The UC Natural Reserve System welcomes a new member to its family. This spring, the NRS entered into a sister reserve relationship with the Gobabeb Research and Training Centre in Namibia. The five-year arrangement aims to foster cooperative research into climate change and the ecosystems of arid lands in California and southern Africa.
A network of 39 natural areas managed for research and teaching across California, the NRS includes reserves located in each of the state’s deserts. These include Boyd Deep Canyon Desert Research Center and Steele/Burnand Anza-Borrego Desert Research Center in the Sonoran Desert; Sweeney Granite Mountains Desert Research Center in the Mojave Desert; and White Mountain Research Center and Sierra Nevada Aquatic Research Laboratory in the Great Basin Desert.
Gobabeb Research and Training Centre is located in a remote portion of southwestern Africa. The sand dunes of the vast Namib Desert border the field station on one side, while arid gravel plains stretch to the horizon across an adjacent river.
“Arid lands face similar problems such as increasing desertification and water scarcity,” says Peggy Fiedler, executive director of the UC Natural Reserve System. “Having Gobabeb as a sister reserve enables comparisons of these regions and exchanges of land management knowledge and best practices.”
The partnership offers scientific and practical advantages to both parties, agrees Gillian Maggs-Kölling, executive director of Gobabeb. “Our field stations have a lot of interests in parallel. Collaborating would make our research proposals more competitive. Together they will have global relevance.”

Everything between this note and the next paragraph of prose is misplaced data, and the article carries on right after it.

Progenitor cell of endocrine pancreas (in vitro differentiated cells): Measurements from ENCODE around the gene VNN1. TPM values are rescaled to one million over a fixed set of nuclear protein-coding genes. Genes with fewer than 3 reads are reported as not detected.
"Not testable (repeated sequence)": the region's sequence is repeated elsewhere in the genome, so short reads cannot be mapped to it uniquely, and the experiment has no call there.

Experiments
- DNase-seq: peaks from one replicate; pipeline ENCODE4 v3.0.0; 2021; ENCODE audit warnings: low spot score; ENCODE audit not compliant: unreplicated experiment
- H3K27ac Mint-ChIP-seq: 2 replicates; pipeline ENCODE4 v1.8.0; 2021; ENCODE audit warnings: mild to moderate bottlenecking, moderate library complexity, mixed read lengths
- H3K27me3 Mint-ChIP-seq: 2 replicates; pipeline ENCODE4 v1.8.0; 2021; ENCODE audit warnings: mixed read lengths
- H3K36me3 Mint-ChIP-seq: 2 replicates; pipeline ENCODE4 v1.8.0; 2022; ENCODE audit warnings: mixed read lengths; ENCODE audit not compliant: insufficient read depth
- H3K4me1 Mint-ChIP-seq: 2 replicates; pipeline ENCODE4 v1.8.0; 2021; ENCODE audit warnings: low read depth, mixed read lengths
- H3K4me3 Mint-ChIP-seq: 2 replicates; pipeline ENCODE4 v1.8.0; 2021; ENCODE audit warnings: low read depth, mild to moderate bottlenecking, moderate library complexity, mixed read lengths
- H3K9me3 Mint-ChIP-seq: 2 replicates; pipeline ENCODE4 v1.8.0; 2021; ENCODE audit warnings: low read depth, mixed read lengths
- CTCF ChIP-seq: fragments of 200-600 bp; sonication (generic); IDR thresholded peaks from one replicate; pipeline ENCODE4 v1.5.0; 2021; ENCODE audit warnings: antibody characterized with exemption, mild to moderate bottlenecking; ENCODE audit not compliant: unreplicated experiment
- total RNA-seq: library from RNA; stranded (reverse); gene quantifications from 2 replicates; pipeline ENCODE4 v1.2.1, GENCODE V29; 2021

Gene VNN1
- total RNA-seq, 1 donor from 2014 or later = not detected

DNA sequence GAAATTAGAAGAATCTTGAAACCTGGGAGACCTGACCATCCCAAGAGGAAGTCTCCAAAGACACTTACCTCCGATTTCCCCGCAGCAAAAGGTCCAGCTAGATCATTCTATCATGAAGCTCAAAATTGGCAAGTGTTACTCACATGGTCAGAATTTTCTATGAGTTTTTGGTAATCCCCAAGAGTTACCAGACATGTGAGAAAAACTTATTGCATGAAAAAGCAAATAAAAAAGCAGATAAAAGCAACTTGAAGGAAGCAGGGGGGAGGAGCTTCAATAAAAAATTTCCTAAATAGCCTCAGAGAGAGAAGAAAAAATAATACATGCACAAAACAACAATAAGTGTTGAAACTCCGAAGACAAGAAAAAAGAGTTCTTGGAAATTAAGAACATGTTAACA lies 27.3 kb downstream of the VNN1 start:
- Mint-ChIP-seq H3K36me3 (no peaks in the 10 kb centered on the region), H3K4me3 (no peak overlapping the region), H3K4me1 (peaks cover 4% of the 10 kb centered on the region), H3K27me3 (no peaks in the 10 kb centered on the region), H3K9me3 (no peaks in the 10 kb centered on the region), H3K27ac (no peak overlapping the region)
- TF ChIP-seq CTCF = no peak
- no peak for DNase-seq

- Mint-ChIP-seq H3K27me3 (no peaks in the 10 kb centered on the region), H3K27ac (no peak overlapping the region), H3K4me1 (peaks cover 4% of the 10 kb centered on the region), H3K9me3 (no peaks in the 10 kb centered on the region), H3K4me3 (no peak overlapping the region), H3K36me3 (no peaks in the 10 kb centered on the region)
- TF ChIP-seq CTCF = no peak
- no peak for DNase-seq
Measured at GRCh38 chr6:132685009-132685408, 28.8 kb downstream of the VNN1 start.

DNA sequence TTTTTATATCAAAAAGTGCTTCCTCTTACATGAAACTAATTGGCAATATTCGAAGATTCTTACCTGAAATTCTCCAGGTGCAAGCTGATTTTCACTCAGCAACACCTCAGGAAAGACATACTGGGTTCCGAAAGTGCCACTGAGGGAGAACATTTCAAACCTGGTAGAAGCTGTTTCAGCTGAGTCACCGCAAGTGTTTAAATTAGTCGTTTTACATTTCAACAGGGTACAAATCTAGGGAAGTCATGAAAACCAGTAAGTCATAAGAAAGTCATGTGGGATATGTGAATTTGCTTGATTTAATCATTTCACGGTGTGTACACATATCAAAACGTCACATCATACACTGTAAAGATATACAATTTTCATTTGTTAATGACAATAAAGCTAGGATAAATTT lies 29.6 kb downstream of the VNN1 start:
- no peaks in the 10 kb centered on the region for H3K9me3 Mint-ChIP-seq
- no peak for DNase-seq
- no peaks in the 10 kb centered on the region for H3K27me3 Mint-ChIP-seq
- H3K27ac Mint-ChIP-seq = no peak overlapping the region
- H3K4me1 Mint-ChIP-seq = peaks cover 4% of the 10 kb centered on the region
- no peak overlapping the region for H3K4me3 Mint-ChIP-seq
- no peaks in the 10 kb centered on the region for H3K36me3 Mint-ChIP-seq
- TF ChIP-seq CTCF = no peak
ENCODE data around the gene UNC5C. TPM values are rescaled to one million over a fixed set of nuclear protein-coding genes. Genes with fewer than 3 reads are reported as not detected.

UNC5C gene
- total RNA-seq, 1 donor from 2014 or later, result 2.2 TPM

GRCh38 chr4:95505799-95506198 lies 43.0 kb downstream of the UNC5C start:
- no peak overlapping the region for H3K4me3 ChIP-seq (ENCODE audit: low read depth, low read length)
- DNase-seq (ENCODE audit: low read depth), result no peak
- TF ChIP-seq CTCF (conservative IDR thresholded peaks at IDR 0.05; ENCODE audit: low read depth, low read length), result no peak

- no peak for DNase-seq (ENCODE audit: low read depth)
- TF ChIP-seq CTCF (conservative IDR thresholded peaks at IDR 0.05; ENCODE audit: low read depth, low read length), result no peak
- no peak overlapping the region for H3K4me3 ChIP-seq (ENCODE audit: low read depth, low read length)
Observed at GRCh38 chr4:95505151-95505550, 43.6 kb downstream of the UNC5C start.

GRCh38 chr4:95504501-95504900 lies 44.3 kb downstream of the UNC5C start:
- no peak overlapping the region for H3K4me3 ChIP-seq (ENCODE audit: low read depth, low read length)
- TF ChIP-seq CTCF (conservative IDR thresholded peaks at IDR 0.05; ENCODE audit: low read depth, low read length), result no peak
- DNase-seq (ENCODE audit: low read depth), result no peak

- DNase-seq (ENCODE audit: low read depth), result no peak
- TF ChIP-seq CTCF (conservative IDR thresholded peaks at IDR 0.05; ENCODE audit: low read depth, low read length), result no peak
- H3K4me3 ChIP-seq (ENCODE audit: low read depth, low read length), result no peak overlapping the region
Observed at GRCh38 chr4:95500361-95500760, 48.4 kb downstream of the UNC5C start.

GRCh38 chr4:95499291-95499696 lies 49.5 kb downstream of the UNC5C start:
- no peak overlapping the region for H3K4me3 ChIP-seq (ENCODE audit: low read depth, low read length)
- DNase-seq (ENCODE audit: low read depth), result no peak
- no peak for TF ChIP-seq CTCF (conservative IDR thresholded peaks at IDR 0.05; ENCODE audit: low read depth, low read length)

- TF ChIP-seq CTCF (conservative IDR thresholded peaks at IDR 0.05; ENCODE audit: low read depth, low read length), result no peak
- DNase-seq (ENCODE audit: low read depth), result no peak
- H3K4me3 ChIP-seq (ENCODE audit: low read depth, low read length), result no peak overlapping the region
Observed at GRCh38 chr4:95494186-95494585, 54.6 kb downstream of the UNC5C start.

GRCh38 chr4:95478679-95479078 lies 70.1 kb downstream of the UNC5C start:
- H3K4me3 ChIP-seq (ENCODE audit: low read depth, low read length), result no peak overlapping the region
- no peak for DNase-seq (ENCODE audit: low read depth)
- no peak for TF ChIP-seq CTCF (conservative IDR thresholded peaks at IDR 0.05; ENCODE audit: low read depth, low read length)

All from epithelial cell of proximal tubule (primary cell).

The sister reserve connection is the product of decades of connections between the two organizations. Gobabeb’s previous director, Mary Seely, earned her doctorate at UC Davis. And Allan Muth, director of the NRS’s Boyd Deep Canyon Desert Research Center, has visited Gobabeb nearly a dozen times to study dune lizards in the Namib Desert.
Muth says it’s eye-opening to compare the desert systems of California and Africa. “After working in the Colorado Desert for a few years, I thought I knew arid lands, how they work, how the animals have adapted, how they go about life in ways that enable them to exist in these really harsh environment,” Muth says. “But in Africa, the plants and animals have adapted to that in surprising and sometimes very different ways. Once you realize that, you have a greater appreciation for how life goes about doing its business.”
In addition to studying lizards, researchers from around the world flock to Gobabeb to pursue topics such as restoring the ecosystems of former mines, understanding how dune landscapes change, and how desert species capture fog as a source of moisture. The field station gives researchers access to water, shelter, and amenities such as the internet in a sparsely populated wilderness.
“It’s not the Hilton hotel,” Maggs-Kölling admits. “But we do have facilities to accommodate students. And we hope staff from reserves or students wanting to do international research here could be encouraged to stay a couple of months and contribute working with Namibian conservation.”
“We hope Gobabeb proves the first of many sister reserve relationships between the NRS and field stations or parks in the future,” Fiedler says. “International partnerships expand opportunities across UC.”